Picture yourself walking along Washington Avenue toward the downtown Grand Haven Historic District. What do you see?

The path leads past Central Park, with its beautiful flowers and green space encircling a flowing water fountain. Further down the street, historic buildings such as the Neoclassic First Reformed Church and clock tower and the Grand Theater façade and lobby stand tall. Shop owners invite customers into their stores, outdoor cafes buzz with activity, and visitors head toward the waterfront pier for some ice cream.Now, imagine what Grand Haven will look in fifty years. What does the future look like?

Do skaters zigzag along an ice rink ringing around the exterior of Central Park? Is there a new farm-to-table restaurant, serving delicious, locally-sourced meals? Does the streetscape include an open-air market, new lighting fixtures, and public art?

The possibilities for downtown Grand Haven are endless. Jeremy Swiftney, Director of the Grand Haven Main Street Downtown Development Authority (DDA), wants to know which ideas the public would like to explore.

“We want more people to be able to experience downtown by staying, playing, and living,” Swiftney says. “We are looking for ways to preserve downtown’s historic feel, while still developing infrastructure and creating new things for people to explore.”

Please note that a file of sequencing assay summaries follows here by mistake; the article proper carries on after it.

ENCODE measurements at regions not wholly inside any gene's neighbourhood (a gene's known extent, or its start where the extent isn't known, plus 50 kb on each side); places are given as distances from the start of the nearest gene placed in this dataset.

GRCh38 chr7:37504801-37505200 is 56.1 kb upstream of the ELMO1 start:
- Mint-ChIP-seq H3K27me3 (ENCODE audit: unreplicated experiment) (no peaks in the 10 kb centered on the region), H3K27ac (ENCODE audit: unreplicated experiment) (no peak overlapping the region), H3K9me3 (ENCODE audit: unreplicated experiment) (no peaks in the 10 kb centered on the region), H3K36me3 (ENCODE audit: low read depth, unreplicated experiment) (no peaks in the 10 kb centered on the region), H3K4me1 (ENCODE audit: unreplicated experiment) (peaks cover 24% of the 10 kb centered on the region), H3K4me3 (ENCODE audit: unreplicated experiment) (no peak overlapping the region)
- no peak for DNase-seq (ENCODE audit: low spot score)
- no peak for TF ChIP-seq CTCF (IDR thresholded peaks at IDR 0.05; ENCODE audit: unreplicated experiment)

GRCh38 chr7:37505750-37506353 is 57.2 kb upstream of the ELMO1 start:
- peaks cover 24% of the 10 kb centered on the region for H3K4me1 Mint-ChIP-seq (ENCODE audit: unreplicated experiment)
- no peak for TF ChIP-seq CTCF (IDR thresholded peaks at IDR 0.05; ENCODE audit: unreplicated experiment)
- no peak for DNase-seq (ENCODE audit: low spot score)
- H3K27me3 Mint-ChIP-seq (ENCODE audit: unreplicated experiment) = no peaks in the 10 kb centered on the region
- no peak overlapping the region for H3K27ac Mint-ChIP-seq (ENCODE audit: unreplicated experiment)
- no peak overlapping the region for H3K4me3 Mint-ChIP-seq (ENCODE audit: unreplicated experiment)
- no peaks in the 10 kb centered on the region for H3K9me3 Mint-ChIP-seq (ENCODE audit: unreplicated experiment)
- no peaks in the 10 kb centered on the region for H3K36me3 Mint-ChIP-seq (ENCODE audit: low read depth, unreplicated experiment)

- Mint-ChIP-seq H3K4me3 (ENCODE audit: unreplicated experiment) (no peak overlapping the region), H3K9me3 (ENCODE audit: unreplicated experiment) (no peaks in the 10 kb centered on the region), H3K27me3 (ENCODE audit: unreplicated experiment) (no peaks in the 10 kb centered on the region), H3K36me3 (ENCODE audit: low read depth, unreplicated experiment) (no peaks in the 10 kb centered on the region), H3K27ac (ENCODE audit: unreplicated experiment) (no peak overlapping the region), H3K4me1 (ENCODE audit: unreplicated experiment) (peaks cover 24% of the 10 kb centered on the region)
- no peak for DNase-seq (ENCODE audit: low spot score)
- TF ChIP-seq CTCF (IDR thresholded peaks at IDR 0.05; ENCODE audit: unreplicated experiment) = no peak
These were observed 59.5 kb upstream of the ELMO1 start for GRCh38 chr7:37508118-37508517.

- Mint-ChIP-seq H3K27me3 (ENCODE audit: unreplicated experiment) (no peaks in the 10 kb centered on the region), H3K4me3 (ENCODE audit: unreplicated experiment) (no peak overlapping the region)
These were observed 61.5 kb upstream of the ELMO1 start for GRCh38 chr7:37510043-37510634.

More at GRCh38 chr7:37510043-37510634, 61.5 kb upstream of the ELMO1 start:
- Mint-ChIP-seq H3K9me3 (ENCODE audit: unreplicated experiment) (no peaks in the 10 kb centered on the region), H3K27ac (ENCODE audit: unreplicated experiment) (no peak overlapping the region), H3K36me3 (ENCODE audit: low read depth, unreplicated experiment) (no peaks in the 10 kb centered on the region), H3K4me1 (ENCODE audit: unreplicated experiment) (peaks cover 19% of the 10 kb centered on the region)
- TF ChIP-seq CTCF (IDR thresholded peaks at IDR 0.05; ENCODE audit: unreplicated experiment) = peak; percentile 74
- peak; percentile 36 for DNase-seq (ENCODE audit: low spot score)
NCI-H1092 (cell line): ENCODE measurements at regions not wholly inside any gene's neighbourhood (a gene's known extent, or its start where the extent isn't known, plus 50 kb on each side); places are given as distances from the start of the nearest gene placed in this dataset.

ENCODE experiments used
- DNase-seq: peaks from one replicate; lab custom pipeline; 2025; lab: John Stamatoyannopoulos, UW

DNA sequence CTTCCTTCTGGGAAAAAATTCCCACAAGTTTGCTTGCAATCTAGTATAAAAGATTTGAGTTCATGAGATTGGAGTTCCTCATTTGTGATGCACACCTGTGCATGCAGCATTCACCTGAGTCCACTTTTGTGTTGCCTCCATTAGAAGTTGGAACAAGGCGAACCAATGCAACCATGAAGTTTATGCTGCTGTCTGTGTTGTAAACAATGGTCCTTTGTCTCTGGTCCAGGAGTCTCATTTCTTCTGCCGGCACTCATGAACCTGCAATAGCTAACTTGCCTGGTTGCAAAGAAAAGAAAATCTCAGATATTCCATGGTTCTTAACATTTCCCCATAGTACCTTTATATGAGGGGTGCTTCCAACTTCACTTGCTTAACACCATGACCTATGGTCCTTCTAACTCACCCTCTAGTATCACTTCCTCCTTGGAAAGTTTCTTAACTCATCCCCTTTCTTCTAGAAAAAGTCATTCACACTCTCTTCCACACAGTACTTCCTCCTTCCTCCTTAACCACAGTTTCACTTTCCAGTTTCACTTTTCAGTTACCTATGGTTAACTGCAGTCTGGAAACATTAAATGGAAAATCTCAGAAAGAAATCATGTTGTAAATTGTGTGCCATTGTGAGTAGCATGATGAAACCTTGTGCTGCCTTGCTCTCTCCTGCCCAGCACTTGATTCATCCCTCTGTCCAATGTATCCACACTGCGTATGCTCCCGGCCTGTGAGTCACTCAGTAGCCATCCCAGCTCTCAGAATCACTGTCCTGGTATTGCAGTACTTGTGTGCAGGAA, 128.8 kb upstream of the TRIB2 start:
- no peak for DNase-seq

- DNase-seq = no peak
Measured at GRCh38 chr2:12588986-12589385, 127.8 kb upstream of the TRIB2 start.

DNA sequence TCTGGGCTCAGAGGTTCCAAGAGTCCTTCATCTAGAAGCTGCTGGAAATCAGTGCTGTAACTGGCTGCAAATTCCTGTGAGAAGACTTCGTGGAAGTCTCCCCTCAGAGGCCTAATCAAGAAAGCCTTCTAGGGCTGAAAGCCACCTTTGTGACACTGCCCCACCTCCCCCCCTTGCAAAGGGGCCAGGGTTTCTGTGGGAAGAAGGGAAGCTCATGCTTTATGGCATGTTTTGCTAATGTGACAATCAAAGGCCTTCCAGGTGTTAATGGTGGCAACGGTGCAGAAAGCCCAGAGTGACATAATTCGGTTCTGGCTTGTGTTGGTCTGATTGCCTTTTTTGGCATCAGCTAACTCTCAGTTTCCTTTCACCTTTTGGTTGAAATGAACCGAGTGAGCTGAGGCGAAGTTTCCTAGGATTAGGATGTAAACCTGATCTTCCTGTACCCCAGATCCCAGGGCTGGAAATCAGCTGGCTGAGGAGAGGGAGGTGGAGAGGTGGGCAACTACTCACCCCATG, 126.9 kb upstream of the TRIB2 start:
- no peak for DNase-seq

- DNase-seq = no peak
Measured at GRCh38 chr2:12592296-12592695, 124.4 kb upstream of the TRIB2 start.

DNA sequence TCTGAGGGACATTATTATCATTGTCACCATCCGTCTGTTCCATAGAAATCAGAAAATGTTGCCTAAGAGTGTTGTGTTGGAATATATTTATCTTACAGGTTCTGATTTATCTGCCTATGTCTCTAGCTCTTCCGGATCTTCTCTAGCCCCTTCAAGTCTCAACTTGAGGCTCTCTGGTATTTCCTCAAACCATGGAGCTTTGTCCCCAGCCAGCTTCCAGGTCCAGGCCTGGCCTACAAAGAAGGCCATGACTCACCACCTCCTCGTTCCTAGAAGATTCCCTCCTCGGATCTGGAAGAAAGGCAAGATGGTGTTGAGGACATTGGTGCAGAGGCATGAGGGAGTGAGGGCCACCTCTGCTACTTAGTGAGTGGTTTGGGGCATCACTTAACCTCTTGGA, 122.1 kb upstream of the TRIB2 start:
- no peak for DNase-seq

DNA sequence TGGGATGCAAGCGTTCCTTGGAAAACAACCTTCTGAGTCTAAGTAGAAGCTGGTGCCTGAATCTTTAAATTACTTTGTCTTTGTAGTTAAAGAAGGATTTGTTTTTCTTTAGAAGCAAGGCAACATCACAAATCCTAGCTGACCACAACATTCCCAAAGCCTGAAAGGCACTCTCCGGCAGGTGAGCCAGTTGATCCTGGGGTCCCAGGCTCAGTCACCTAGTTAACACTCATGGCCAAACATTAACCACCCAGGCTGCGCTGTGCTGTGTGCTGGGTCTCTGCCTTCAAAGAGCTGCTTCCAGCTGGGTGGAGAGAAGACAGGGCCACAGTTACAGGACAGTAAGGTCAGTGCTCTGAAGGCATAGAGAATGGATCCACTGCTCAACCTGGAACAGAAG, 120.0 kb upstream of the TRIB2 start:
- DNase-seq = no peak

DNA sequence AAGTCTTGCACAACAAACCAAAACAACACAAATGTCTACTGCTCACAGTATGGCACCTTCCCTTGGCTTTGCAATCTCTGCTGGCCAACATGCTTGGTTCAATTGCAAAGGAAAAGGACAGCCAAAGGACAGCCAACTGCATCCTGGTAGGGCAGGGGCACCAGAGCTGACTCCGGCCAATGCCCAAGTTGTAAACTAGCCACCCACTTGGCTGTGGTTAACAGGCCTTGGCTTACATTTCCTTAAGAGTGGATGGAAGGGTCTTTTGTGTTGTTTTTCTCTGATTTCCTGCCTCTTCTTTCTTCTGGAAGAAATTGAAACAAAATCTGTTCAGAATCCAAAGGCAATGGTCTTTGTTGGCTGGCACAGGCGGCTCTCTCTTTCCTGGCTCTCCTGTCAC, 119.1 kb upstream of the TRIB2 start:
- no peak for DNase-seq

The Grand Haven Main Street Downtown Development Authority (DDA) will host its Futures Reveal & Open House on October 8 from 3:30 to 6:30 PM at Odd Side Ales. The open house features 3D digital models, platted maps, and drawings.

The open house will also reveal findings from the DDA 2020 Downtown Strategies Survey, which took place over a ten day period during Labor Day. The survey generated a 1,331 sample size of Grand Haven residents and visitors.

The DDA aims for the survey to provide direct feedback from Grand Haven stakeholders about what they would like to see happen in their community to developers. The survey did not cover proposed plans, but instead asked participants to respond to images of downtown housing, amenities and features, and attractions.

The high response rate and growing citizen engagement around the planning process excites Swiftney.

“If we’re standing still, we’re moving backwards,” Switney says. “We would like to push Grand Haven to the next level.”

Due to Covid-19 restrictions, Odd Side Ales will allow ten people into the backroom per half hour to view the open house. Visitors must wear a mask inside and maintain social distancing guidelines.

Visitors can RSVP online on facebook.com and eventbrite.com. Information about the DDA can be found at https://downtowngh.com/.